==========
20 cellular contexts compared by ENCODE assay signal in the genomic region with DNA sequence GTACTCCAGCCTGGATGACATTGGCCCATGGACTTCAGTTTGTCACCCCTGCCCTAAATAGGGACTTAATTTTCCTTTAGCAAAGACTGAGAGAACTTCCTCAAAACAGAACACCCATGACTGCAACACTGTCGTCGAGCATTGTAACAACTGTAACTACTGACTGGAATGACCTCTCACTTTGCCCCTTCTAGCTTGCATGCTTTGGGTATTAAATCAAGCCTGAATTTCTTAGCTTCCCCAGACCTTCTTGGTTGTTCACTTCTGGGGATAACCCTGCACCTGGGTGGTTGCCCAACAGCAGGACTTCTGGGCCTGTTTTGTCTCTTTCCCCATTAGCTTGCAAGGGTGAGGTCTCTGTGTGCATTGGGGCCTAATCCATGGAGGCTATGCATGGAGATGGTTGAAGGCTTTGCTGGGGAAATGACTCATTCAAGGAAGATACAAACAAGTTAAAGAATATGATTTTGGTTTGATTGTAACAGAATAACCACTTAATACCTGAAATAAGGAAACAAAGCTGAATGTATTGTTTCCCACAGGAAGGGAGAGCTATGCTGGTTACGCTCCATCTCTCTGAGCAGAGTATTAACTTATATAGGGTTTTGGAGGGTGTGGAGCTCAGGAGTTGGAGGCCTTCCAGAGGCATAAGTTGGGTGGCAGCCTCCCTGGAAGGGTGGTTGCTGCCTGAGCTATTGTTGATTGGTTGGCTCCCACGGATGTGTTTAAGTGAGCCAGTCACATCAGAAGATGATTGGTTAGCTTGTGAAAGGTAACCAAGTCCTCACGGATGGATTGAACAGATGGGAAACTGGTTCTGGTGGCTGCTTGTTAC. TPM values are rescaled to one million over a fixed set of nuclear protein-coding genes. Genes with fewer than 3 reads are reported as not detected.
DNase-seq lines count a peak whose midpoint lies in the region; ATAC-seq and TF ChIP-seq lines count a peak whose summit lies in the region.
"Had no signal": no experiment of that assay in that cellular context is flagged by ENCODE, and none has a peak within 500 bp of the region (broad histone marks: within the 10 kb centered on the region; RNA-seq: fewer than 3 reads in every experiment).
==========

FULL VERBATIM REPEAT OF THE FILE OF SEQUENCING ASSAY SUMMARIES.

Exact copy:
20 cellular contexts compared by ENCODE assay signal in the genomic region with DNA sequence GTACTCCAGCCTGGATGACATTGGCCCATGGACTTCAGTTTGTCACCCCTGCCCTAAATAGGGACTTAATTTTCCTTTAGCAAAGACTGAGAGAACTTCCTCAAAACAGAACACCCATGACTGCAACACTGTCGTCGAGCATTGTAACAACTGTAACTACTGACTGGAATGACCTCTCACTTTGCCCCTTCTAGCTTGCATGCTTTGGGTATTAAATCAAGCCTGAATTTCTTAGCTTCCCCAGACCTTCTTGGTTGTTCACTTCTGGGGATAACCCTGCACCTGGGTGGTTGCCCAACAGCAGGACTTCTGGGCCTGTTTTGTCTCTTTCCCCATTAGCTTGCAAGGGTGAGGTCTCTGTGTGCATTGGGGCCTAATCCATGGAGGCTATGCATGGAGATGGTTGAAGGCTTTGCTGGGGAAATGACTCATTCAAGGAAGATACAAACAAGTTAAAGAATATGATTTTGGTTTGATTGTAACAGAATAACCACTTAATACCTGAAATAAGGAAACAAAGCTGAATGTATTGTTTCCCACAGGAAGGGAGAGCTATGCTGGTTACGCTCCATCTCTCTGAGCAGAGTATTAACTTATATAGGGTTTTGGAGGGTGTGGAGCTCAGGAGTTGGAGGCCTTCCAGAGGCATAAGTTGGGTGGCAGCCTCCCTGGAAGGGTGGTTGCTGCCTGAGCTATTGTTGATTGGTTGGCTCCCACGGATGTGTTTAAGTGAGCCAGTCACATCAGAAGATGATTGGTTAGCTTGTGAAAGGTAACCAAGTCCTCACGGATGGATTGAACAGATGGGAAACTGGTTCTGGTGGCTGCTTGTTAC. TPM values are rescaled to one million over a fixed set of nuclear protein-coding genes. Genes with fewer than 3 reads are reported as not detected.
DNase-seq lines count a peak whose midpoint lies in the region; ATAC-seq and TF ChIP-seq lines count a peak whose summit lies in the region.
"Had no signal": no experiment of that assay in that cellular context is flagged by ENCODE, and none has a peak within 500 bp of the region (broad histone marks: within the 10 kb centered on the region; RNA-seq: fewer than 3 reads in every experiment).